In much the same way that Newt Gingrich's Contract For America appealed to voters with (supposedly) common sense ideas, Kerry is putting on the table a very reasonable proposal for dealing with federal spending and deficits. In other words, if it's not a good idea to take out a loan to buy a Lamborghini when you're having trouble putting the kids through college, it's likewise not a good idea to spend billions of dollars on impractical pet projects. That's something people can not only understand, but will be more likely to rally around.
It may seem early for Kerry to be issuing big policy proposals right now. But with the GOP mud flying fast and furious, it's something he needs to do.
posted by Scott |
Presidential installation specialist Antonin Scalia yesterday ordered two reporters, one from the AP and one from The Hattiesburg American, erase their audio tapes of a speech Scalia gave at a Mississippi high school.
For the record, I doubt that Scalia said much of anything that would cause any controversy. Let me correct that. I doubt that Scalia said much that would have sounded surprising coming out of his mouth.
Along with some of his earlier actions to curtail press coverage of his speeches, this raises some serious questions about Scalia's ability to uphold first amendment rights. And without any insight into what he's saying, calls into question his ability to be a fair and impartial jurist. Even though we don't know what's being said, it's pretty damning that he doesn't want it to be heard by the public.
posted by Scott |
| Monday, April 05, 2004
This really just confirms all of my worst suspicions about the Bush administration and the war against Iraq. It seems that StratCom, the Coalition Provisional Authority's Office of Strategic Communications, is really just a front operation for the GOP.
Here are some interesting little tidbits about StratCom that the AP dug up for their piece:
Dan Senor, a former press secretary for Spencer Abraham, the Michigan Republican who's now Energy Secretary, heads the office packed with former Bush campaign workers, political appointees and ex-Capitol Hill staffers.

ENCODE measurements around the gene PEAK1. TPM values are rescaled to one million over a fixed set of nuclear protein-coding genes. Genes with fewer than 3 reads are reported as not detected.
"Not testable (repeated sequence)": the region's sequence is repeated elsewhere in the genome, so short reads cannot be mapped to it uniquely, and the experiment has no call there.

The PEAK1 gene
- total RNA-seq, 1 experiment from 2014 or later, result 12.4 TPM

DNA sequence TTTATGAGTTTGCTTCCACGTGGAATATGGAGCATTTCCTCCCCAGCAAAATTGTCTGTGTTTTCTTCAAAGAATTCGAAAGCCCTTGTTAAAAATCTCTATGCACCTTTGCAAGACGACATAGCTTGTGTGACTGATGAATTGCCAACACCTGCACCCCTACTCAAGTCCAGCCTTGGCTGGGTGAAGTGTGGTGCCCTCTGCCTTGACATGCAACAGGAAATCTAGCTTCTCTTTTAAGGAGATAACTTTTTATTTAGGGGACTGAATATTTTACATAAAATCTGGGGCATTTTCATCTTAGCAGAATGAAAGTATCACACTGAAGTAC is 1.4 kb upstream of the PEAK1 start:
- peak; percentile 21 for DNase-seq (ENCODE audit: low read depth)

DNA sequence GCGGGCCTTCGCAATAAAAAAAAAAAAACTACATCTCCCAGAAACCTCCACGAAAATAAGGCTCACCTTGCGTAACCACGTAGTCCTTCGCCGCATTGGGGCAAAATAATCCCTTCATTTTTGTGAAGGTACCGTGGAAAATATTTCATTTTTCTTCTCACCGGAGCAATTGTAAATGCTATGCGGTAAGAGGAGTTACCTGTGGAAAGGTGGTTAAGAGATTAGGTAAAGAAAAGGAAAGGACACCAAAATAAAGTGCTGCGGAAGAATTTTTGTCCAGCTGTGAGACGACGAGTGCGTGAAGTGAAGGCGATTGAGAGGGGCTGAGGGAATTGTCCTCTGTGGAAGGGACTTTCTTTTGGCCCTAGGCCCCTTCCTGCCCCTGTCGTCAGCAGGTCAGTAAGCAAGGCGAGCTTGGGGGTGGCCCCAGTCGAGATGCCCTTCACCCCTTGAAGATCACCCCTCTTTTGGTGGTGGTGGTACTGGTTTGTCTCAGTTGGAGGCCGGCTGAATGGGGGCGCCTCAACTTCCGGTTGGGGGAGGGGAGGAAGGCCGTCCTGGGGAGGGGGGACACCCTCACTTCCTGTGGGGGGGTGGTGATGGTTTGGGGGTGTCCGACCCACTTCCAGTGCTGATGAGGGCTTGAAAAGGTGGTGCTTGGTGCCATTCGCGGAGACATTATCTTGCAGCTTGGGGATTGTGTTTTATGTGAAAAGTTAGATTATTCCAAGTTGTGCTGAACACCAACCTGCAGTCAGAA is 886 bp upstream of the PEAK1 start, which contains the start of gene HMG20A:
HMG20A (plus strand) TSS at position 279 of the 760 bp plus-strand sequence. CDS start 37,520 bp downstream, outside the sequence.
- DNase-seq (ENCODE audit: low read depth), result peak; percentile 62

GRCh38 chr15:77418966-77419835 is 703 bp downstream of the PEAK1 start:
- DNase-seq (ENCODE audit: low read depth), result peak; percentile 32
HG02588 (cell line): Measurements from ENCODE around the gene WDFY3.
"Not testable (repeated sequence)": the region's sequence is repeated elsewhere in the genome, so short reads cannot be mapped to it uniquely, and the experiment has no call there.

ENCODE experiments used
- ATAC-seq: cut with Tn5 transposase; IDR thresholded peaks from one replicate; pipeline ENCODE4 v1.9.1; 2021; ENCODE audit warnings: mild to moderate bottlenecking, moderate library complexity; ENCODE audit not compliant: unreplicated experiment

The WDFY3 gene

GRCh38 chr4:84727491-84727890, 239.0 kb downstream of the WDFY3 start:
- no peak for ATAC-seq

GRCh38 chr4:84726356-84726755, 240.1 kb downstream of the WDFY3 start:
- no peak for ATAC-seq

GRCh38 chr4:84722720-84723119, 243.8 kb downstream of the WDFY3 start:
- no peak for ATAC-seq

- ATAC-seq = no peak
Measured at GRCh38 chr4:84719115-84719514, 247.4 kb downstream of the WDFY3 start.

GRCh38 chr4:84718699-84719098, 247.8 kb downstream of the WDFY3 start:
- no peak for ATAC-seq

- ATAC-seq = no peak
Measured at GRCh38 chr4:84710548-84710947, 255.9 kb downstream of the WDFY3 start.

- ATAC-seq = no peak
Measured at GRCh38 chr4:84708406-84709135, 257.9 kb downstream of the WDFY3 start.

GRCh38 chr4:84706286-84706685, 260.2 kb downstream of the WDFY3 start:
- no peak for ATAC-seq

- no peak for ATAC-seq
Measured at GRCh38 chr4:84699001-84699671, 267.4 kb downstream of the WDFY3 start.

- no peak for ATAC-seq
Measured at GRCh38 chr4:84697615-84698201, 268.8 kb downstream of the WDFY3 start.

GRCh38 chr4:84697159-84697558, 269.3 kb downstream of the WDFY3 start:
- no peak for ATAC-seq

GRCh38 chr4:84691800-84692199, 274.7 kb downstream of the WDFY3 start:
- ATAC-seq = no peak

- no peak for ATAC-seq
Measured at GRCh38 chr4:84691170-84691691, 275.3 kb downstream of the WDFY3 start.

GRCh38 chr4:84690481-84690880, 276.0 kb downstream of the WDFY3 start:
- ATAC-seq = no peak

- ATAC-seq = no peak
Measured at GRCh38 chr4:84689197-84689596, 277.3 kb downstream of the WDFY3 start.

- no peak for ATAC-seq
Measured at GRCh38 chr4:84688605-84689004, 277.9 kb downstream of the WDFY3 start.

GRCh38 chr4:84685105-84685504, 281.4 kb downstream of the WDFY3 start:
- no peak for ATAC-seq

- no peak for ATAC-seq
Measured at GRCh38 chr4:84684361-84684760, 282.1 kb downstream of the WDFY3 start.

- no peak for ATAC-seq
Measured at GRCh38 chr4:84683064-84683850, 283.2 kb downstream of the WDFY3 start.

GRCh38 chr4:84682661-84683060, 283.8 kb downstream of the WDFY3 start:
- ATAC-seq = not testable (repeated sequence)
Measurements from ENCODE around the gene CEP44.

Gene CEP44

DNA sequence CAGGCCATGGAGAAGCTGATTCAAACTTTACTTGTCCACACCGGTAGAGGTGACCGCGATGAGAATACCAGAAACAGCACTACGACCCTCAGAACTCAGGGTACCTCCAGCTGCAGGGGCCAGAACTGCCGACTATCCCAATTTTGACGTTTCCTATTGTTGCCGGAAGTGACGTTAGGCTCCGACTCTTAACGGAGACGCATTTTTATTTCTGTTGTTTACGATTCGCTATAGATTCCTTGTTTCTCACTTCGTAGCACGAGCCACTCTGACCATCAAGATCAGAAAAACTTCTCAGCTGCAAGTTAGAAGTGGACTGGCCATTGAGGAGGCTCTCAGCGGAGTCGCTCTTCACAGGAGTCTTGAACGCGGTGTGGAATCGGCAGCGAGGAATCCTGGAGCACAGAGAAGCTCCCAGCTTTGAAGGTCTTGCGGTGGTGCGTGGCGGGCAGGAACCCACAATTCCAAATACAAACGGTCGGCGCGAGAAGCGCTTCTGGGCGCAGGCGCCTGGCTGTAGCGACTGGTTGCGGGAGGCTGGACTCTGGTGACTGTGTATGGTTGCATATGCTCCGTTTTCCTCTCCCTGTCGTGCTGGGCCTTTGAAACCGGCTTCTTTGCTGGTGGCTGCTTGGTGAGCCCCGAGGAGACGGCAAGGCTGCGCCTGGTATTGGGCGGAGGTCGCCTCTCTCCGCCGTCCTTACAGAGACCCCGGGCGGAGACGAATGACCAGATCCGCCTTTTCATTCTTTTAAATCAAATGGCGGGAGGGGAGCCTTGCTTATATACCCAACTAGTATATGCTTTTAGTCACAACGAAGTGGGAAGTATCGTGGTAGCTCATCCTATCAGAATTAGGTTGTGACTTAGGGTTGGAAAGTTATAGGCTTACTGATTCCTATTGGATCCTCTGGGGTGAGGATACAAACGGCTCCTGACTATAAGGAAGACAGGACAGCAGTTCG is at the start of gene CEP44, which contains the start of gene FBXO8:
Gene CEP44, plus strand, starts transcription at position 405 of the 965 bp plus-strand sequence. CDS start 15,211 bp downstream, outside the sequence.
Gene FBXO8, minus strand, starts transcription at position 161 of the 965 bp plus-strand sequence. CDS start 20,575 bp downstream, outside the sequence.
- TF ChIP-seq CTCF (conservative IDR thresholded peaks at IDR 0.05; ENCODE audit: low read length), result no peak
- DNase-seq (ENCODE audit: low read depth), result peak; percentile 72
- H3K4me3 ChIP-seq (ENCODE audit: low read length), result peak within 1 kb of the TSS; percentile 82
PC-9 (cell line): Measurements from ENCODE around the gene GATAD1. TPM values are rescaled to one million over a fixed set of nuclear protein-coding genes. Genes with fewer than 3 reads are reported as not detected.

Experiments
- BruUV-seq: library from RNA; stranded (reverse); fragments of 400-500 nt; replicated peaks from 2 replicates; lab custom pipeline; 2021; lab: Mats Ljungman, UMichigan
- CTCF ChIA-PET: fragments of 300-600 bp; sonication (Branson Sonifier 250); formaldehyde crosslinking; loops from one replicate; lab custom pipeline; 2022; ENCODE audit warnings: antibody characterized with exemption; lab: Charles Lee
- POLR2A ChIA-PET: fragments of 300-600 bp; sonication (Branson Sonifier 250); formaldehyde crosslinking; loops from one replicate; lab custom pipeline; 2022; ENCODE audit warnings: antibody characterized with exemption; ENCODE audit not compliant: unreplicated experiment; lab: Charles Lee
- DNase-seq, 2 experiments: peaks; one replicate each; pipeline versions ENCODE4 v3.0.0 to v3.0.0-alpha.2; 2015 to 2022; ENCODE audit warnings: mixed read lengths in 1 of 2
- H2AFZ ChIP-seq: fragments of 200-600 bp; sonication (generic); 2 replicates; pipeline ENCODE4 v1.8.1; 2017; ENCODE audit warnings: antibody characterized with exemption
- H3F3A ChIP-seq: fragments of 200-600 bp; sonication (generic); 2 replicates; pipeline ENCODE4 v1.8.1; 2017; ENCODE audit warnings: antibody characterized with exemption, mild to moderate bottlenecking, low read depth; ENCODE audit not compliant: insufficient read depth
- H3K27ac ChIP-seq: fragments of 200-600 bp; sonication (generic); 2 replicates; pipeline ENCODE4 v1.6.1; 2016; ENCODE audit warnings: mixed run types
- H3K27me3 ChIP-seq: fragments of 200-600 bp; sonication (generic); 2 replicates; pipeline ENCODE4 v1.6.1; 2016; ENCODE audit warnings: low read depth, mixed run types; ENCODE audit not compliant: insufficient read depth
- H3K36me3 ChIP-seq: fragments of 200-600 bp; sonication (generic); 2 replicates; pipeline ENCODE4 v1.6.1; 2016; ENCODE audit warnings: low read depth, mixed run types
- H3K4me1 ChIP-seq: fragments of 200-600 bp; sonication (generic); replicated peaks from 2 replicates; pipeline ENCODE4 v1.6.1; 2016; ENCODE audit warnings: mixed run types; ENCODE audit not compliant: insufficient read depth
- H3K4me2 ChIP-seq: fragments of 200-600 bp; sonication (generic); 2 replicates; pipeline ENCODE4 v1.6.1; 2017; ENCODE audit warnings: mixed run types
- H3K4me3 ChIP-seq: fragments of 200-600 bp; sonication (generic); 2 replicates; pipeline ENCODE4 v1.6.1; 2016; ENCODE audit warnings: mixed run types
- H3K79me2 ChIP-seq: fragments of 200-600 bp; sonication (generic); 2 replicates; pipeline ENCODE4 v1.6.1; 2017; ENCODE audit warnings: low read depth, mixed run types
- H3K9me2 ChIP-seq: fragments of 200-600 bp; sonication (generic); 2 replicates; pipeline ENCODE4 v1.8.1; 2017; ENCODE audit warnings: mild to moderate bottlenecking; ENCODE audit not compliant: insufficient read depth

Senor jogged in a Thanksgiving Day race here wearing a "Bush-Cheney 2004" T-shirt.
Senor was with the Carlyle Group, an investment firm with Bush family ties and big defense industry holdings.
One-third of the U.S. civilian workers in the press office have GOP ties...
More than half a dozen CPA officials in the press office worked on Bush's 2000 presidential campaign or are related to Bush campaign workers...
As if all of that is not damning enough, two different CPA consultants charged that StratCom has been, in essence, engaged in politics for the better part of the last year. One anonymous source claimed that the organization "sent targeted 'good news' releases to American [media] outlets that were timed to deflect criticism of Bush during the Democratic primaries."
Another consultant went on the record, saying that "the civilians in [StratCom]... viewed their job as essentially political, promoting what the Coalition Provisional Authority is doing in Iraq as a political arm of the Bush administration."
Every time I think about giving Team W the benefit of the doubt, they expose themselves as more disgusting and less human than I'd previously thought possible. Excuse me while I go down some Pepto.
posted by Scott |